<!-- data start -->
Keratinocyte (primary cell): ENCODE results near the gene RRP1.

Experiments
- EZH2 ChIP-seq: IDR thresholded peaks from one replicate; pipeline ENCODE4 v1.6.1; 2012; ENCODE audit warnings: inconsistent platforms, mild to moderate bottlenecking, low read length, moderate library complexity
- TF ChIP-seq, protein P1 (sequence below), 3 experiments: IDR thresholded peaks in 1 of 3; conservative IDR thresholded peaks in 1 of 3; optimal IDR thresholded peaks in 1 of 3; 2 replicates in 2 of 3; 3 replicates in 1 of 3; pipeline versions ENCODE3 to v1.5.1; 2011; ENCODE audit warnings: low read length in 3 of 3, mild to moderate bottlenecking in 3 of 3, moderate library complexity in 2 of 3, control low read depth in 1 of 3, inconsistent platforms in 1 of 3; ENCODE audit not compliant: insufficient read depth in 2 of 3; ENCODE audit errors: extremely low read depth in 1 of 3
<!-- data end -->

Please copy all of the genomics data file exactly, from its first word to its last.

Keratinocyte (primary cell): ENCODE results near the gene RRP1.

Experiments
- EZH2 ChIP-seq: IDR thresholded peaks from one replicate; pipeline ENCODE4 v1.6.1; 2012; ENCODE audit warnings: inconsistent platforms, mild to moderate bottlenecking, low read length, moderate library complexity
- TF ChIP-seq, protein P1 (sequence below), 3 experiments: IDR thresholded peaks in 1 of 3; conservative IDR thresholded peaks in 1 of 3; optimal IDR thresholded peaks in 1 of 3; 2 replicates in 2 of 3; 3 replicates in 1 of 3; pipeline versions ENCODE3 to v1.5.1; 2011; ENCODE audit warnings: low read length in 3 of 3, mild to moderate bottlenecking in 3 of 3, moderate library complexity in 2 of 3, control low read depth in 1 of 3, inconsistent platforms in 1 of 3; ENCODE audit not compliant: insufficient read depth in 2 of 3; ENCODE audit errors: extremely low read depth in 1 of 3